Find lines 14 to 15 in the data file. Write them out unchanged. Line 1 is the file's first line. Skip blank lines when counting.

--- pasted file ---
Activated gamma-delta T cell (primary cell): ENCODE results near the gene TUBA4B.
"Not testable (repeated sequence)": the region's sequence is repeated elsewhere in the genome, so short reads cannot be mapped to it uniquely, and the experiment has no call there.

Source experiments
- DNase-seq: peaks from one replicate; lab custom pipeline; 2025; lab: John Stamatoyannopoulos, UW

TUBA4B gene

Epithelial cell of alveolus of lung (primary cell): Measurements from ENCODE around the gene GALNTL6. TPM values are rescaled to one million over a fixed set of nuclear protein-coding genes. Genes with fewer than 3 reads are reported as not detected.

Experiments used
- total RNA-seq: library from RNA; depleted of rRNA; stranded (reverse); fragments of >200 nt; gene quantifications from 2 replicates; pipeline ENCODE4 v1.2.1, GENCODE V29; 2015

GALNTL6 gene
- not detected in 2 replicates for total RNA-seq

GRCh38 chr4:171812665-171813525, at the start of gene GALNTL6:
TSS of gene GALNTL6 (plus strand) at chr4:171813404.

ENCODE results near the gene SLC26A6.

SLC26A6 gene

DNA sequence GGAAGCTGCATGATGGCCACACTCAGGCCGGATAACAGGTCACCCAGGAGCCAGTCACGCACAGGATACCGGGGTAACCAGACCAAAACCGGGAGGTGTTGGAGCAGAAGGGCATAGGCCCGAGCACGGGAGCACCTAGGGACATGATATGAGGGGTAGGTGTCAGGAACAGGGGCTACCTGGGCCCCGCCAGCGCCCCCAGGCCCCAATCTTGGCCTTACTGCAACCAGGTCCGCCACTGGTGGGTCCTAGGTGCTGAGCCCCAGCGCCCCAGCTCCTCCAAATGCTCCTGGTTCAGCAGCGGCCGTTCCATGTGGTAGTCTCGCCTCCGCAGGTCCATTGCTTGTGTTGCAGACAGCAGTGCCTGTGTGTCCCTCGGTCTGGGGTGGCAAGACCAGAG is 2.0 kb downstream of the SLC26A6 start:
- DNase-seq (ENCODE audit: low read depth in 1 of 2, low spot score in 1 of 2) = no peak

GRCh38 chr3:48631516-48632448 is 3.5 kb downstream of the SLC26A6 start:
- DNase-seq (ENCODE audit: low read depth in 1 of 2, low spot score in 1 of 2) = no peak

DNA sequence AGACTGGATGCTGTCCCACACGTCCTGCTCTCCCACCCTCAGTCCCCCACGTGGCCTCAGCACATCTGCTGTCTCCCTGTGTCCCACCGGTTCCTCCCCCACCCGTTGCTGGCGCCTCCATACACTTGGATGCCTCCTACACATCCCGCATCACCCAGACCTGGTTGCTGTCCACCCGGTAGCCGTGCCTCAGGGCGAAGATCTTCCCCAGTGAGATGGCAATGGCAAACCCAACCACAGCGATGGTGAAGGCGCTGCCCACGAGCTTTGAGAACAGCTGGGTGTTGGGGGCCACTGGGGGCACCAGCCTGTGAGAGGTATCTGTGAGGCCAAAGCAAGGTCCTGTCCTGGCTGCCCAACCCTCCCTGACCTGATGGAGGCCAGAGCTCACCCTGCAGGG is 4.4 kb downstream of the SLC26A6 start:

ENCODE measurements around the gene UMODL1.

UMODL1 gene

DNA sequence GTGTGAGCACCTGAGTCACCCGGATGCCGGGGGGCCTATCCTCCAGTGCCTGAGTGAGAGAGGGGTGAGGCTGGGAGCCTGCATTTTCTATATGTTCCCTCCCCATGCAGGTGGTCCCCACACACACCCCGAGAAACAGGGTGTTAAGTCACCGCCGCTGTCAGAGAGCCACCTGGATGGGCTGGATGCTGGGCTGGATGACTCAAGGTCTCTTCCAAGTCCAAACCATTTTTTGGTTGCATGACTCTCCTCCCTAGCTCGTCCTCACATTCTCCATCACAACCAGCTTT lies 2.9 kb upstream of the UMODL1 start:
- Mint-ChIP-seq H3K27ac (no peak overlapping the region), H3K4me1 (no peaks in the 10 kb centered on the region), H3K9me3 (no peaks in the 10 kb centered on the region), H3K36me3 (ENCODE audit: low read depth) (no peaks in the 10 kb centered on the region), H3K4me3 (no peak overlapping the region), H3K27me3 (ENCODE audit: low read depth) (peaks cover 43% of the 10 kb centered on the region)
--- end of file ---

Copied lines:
SLC26A6 gene

DNA sequence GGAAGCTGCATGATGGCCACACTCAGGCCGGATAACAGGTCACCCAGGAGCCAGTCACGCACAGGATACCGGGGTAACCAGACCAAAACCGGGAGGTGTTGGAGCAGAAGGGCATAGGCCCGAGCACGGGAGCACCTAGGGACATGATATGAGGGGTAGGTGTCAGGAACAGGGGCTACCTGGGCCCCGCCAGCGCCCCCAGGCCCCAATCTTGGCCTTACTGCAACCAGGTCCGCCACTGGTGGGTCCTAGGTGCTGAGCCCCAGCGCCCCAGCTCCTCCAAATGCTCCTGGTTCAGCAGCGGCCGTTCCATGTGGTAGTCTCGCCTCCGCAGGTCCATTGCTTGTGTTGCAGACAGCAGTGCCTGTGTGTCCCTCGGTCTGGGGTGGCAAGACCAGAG is 2.0 kb downstream of the SLC26A6 start: